The defendant claims he had inadequate representation in the post-conviction proceeding in that the record contains no statement or certificate which shows that appointed counsel consulted with him, either in person or by mail, to ascertain the factual basis for his petition. He cites as pertinent a portion of Supreme Court Rule 651(c) (Ill. Rev. Stat. 1969, ch. 110A, par. 651(c)) which provides: "The record filed in this court shall contain a showing, which may be made by the certificate of petitioner's attorney, that the attorney has consulted with petitioner either by mail or in person to ascertain his contentions of deprivation of constitutional right, has examined the record of the proceedings *525 at the trial, and has made any amendments to the petition filed pro se that are necessary for an adequate presentation of petitioner's contentions." However, this portion of the Rule was not effective until January 1, 1970, and this post-conviction proceeding was filed and decided prior to that date. (43 Ill.2d R. 651(c).) Consequently this Rule is not applicable.

It clearly appears in the record that appointed counsel communicated by mail with the defendant. On May 6, 1969, the defendant filed a document with the trial court which was designated as a "motion." The court treated this as an application for post-conviction relief, and appointed counsel for him. The defendant's pro se motion was amended by his attorney and was entitled "Petition for Post Conviction Hearing." It was signed by the defendant, as was the affidavit supporting it, and it was filed by his attorney. Such an amendment could not have been prepared without consultation of some kind. Thus, this claim of inadequacy of counsel is without merit.

The defendant's second contention is that the trial judge failed to consider the affidavits submitted to the court. The record reveals that the trial judge thought it improper to consider the affidavits. In that belief he was in error.

Section 122-2 of the Code of Criminal Procedure (Ill. Rev. Stat. 1969, ch. 38, par. 122-2) prescribes the contents of a post-conviction petition. It states, in part: "The petition shall have attached thereto affidavits, records, or other evidence supporting its allegations or shall state why the same are not attached." Clearly, affidavits are an essential part of the petition and should be considered by the trial court prior to entering judgment. Section 122-6 of the Code further provides that: "The court may receive proof by affidavits, depositions, oral testimony, or other evidence." These sections permit the court to receive proof by the methods indicated, among which is proof by affidavits and counteraffidavits.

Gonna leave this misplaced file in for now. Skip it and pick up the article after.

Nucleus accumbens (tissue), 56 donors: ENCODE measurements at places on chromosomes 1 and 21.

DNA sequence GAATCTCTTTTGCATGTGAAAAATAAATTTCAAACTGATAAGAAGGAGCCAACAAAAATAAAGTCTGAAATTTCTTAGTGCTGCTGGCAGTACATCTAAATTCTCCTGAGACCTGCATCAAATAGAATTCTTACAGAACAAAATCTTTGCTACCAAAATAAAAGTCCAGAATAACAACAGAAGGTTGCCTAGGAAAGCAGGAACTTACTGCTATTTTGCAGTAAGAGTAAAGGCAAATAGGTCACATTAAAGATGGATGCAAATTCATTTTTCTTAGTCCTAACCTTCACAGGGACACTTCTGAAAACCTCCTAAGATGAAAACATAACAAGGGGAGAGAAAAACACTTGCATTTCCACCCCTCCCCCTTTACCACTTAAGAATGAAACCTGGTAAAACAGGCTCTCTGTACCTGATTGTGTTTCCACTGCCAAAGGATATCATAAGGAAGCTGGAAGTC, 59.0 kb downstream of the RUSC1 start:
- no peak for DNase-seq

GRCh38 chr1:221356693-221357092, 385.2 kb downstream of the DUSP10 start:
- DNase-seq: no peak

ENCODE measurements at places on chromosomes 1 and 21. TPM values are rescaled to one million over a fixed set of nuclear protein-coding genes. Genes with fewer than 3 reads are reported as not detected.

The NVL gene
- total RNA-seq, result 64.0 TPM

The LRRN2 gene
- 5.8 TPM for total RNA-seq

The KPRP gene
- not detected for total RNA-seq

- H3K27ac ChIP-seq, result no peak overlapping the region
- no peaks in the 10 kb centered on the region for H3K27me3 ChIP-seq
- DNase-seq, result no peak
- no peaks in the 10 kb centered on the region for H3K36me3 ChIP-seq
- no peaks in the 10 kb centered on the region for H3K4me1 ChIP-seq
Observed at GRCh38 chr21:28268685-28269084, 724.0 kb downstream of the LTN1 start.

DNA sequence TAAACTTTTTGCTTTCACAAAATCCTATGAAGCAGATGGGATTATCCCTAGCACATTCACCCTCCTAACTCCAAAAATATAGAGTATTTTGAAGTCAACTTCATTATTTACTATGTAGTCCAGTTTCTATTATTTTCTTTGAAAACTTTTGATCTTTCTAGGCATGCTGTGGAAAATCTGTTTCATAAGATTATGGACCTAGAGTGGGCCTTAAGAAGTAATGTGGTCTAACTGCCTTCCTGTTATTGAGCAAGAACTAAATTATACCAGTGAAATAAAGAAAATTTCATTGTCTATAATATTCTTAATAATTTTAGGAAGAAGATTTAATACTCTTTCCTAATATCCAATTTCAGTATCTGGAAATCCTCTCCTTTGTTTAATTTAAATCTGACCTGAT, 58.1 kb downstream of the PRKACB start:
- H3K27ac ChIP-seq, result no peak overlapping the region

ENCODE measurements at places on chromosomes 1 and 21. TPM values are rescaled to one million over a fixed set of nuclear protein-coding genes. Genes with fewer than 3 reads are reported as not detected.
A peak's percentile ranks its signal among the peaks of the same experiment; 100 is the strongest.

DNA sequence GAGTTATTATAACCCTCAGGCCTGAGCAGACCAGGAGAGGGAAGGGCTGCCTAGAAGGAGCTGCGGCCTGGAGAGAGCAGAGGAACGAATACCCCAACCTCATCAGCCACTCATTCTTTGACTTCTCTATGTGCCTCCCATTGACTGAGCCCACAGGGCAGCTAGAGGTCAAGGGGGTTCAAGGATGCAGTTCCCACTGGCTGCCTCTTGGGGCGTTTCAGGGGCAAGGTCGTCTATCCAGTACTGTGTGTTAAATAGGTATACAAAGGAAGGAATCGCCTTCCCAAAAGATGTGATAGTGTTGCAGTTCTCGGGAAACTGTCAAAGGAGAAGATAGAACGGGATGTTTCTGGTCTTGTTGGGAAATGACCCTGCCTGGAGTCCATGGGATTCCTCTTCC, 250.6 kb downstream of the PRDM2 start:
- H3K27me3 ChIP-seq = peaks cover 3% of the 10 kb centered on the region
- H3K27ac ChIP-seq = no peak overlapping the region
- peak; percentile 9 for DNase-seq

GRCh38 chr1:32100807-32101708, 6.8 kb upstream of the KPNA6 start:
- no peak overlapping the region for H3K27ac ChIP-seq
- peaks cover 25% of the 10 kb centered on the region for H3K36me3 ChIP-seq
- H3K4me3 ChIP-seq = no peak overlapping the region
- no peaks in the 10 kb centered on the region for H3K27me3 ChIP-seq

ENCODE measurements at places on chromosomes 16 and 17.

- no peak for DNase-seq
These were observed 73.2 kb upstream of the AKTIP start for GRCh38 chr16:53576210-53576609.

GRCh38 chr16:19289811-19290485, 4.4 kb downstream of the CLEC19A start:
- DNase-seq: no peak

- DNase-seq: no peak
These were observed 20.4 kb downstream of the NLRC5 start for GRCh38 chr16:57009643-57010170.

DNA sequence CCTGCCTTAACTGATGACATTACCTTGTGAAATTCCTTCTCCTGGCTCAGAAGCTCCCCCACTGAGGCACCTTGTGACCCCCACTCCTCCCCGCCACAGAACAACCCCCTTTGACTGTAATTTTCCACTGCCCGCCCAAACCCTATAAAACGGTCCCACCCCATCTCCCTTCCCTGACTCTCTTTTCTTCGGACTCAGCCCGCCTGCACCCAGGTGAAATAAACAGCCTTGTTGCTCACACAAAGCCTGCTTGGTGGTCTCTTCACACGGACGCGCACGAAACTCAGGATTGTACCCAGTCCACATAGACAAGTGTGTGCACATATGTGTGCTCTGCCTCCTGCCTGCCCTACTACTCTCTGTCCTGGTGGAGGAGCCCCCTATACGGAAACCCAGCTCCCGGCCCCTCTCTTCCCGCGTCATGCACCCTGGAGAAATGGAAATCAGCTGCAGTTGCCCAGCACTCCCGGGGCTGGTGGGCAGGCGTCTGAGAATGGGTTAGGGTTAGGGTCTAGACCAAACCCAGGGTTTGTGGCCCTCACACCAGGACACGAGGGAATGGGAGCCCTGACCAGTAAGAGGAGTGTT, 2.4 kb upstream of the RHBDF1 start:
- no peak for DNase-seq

*526 In People v. Dale, 406 Ill. 238, wherein the Post-Conviction Hearing Act was challenged on the constitutional ground that it required the court to accept the opinion of an affiant, we rejected that argument, and at page 248 made a summary of the opinion in Johnson v. Theodoron, 324 Ill. 543, in the following words: "The court held that the legislature does not have power to declare what shall be conclusive evidence of a fact, nor can it say that a court is bound to act in accordance with the opinion of a party to a suit or of his attorney expressed in the form of an affidavit." We further held in Dale, at p. 248, with reference to post-conviction affidavits, that: "The act in question merely provides that the court `may receive proof by affidavits, depositions, oral testimony, or other evidence.' (Ill. Rev. Stat. 1949, chap. 38, par. 831.) The act does not attempt to define what shall be conclusive evidence of a fact but leaves the court free to receive proof by any of the various methods above enumerated."